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Money and Marriage

Last Wednesday, an article in The New York Times reported that many successful marriages work because both partners are on the same page when it comes to finances.  The author, Tara Siegel Bernard, points out that marriage throughout the centuries has typically been a financial arrangement.  It’s only in the past couple of centuries that the notion of love was wedded to marriage.  Now though, we seem to have come full circle.  Instead of marrying for money, it’s best to marry your fiscal soul mate.



credit: foundphotoslj


The article got me thinking, especially when Bernard asserted: “So much of what we want — or don’t want — out of life boils down to dollars and cents, whether it’s how hard we choose to work, how much we consume or how much we save.”  One of the things that makes writing about personal finance fun is that you’re really writing about your core values and the choices you make in life.  Beneath all the discussion about retirement, debt, savings, and frugality, we’re really analyzing what we want in life.  Do we want the big house, the big car, or the big bank account?  If we’re lucky enough to have a little money left over after the necessities are taken care of, how will we use it?

This article sparked some discussion between my husband and me about what our next financial goal should be.  Now that we’ve knocked out my debt, where to go next?  Bernard emphasizes the importance of long-term planning.  It makes a lot of sense because day-to-day temptations can overwhelm us if we let them.  There’s always a new toy to have or a little treat to buy.  However, with clear long-term plans and a budget, we’ll be able to resist the money drains a little bit better.

For us, the big long-term plan is to bring about a better work/life balance.  Now, we’ve got to figure out the steps that will get us there.  I’m going to start reviewing our income from the last five years to build a household budget and see how much we can realistically save.  All this falls in line with the article’s next piece of advice: run your home like a business.  By tracking income, expenses, and a budget, we’ll do a better job managing our resources for what we really want: time to enjoy life, resources to travel, and the security of having a financial cushion.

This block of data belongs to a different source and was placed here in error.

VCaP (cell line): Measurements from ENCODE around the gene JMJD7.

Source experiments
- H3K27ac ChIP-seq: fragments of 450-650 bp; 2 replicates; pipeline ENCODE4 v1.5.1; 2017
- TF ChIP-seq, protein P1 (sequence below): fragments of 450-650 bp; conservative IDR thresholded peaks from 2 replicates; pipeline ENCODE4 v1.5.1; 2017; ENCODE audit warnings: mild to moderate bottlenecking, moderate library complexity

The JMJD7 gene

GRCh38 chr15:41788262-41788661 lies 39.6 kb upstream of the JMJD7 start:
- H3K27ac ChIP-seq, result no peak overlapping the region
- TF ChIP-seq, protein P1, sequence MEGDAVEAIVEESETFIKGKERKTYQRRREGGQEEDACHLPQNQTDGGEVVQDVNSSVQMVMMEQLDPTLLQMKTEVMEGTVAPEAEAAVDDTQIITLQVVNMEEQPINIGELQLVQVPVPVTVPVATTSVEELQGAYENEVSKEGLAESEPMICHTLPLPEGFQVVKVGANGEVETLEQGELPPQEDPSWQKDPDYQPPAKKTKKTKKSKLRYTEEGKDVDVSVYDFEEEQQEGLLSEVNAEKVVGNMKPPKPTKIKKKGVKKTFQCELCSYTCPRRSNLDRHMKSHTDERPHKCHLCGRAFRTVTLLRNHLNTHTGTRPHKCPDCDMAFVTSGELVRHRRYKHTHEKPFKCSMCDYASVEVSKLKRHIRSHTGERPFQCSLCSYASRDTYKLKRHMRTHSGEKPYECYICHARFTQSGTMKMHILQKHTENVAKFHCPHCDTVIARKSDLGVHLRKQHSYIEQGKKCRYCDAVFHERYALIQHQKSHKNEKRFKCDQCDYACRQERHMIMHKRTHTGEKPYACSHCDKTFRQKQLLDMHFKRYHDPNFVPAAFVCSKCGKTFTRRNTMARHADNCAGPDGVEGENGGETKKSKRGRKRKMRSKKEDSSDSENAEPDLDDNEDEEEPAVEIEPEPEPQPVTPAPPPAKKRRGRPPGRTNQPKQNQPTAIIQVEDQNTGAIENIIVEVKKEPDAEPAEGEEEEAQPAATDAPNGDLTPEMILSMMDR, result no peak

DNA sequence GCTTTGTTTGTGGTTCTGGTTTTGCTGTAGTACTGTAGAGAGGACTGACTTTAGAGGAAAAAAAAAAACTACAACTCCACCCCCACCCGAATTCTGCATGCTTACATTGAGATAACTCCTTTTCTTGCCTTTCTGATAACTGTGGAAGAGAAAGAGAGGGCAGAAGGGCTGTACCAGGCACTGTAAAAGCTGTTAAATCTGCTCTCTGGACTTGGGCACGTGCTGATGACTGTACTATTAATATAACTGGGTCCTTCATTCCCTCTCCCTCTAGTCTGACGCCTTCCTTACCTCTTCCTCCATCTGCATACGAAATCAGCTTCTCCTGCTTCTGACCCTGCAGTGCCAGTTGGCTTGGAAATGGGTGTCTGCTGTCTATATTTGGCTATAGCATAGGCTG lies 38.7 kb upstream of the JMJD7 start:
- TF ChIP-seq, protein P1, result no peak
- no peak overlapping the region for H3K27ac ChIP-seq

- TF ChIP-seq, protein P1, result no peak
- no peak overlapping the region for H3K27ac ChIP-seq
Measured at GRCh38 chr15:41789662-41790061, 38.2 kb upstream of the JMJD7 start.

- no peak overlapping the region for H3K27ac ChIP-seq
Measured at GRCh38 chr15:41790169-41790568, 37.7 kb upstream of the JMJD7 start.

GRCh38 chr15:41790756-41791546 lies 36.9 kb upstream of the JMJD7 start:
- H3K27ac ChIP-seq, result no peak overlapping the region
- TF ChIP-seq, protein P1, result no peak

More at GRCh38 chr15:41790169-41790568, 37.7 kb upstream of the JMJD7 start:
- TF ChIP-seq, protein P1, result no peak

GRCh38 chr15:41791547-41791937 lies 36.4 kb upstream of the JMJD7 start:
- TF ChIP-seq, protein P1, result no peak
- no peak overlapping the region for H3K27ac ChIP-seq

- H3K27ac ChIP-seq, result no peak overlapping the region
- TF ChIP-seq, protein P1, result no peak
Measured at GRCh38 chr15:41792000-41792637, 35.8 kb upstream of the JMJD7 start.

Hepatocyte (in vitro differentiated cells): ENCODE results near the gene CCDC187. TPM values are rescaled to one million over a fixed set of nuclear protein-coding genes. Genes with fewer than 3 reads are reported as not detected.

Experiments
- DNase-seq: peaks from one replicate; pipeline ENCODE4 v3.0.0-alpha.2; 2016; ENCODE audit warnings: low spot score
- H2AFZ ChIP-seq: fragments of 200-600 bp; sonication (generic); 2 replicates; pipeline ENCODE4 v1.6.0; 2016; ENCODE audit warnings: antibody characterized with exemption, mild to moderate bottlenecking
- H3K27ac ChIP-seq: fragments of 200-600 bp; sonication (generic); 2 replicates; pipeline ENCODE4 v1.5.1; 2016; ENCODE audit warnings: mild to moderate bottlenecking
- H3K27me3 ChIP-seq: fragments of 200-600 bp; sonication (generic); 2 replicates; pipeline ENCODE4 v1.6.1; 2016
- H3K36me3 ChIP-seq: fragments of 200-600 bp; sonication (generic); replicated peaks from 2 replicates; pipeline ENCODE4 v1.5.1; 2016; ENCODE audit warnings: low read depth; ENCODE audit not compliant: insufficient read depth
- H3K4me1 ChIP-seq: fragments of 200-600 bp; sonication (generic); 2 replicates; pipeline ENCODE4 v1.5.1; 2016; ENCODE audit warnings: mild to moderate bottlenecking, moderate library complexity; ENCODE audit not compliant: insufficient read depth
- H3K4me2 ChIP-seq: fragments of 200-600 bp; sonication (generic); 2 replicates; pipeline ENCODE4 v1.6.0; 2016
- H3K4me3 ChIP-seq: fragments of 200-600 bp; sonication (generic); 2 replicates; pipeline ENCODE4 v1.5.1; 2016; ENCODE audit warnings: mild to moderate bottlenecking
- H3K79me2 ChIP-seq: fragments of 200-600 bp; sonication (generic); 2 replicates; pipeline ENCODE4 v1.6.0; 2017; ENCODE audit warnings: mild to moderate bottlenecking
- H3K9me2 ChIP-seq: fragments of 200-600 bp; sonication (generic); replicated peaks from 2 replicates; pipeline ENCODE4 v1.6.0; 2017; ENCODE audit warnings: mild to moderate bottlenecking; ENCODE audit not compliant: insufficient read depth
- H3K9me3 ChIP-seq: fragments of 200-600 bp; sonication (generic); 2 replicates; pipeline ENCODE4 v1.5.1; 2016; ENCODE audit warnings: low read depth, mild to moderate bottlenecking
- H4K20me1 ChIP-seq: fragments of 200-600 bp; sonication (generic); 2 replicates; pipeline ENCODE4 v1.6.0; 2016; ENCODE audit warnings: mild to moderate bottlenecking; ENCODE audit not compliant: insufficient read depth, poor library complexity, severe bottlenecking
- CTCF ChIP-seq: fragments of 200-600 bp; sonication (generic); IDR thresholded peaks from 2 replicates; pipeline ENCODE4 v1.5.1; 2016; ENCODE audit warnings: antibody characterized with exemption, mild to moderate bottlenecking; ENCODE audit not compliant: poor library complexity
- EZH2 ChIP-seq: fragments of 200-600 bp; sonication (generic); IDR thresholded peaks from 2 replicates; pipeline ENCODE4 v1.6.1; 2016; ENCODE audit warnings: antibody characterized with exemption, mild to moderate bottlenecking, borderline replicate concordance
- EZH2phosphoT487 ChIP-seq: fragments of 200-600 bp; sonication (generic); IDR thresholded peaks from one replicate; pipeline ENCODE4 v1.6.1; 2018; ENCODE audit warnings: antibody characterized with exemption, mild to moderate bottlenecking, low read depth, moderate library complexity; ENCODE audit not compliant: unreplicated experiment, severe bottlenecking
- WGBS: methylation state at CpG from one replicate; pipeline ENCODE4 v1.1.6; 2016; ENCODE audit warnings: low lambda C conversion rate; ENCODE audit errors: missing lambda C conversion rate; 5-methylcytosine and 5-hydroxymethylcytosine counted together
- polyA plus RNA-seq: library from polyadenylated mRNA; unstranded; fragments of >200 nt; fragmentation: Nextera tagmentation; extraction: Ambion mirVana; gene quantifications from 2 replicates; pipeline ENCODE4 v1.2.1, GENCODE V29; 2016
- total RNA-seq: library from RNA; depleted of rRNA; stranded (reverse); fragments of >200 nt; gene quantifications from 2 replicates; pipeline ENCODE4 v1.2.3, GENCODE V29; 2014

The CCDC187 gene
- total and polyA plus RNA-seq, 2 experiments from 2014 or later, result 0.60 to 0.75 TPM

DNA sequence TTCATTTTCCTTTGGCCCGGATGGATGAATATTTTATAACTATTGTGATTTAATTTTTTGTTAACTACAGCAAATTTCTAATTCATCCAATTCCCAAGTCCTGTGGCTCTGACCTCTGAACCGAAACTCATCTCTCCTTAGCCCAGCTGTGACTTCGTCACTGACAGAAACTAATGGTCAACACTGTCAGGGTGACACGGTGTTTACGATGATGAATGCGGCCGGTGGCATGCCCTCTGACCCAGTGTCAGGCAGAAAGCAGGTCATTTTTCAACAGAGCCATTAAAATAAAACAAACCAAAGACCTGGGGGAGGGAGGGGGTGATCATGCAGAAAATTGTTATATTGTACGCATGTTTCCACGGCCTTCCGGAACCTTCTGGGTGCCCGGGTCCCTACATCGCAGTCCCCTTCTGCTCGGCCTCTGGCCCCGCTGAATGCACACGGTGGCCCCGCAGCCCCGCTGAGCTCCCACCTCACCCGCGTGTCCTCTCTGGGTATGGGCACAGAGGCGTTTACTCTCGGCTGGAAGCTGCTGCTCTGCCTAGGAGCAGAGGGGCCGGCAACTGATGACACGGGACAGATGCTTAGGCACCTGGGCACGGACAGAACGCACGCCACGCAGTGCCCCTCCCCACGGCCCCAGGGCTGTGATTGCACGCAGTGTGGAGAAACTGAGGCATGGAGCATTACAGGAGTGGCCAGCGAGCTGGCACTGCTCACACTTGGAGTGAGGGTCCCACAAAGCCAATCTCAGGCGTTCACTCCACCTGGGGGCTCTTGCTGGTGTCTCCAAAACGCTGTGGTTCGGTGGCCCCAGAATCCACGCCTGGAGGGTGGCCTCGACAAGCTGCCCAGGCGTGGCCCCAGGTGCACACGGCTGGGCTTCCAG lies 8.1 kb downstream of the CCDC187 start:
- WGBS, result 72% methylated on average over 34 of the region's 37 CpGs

Fortunately, we are pretty much on the same page when it comes to finances and what we want out of life.  Now, I just need to get serious about creating the plan to get us there!  How about you?  How do you and your partner manage money?


Carpool Your Way to Hapiness

Ok, maybe “happiness” is a little strong.  However, my new carpool certainly makes my budget a little happier!  My commute is 40-45 minutes each way, and that 1 1/2 hours a day at $4-a-gallon gas prices added up to $10 a trip and $200 a month.  Fortunately, another colleague lives in my little town, so now we carpool.  I thought I might not like carpooling because I had used that down time in the car to catch up on NPR, but after a month, I’m thoroughly pleased

Our Arrangement

One of the great perks of being a professor is that you can set your own schedule.  I’ve decided to work from home Friday mornings, so my friend and I only carpool Monday — Thursday.  We each drive twice and then drive ourselves on Fridays.  All in all, I only have to drive 12 times a month rather than 20, so that saves me $80 a month in gas!

The Perks

  • See above. . .the biggest perk is that $80 a month.
  • Not having to drive every day.
  • One less car on the road four days a week.
  • Getting to know an interesting colleague in a completely different discipline.
  • Small-town gossip.
  • Cutting down the mileage on my high-mileage vehicle.
  • Having a carpool keeps me more accountable to get out of bed on time.
  • Working regular hours on campus is good for my career.

The Drawbacks

  • I can’t just decide to stay late or leave early.
  • I don’t have that “alone time” in the car.

As you can see, the perks certainly outweigh the drawbacks, including some unexpected ones!  I seem to be less inclined to hit the “snooze” button on the alarm when I know that someone else is depending on me getting to work on time.  I’ve also really enjoyed getting to know my colleague and her perspective on things.  Since she’s an accounting professor, I hear about issues that my fellow literature profs never raise.

by Mike Licht

by Mike Licht

If you have the chance to carpool, I’d highly recommend it.  Of course, we’re out in rural Ohio, so there’s no HOV lane.  However, if you’re in a major city, that’s another great reason to carpool.  Carpooling is a nice frugal move in these high-price times!  Anyone else starting to carpool?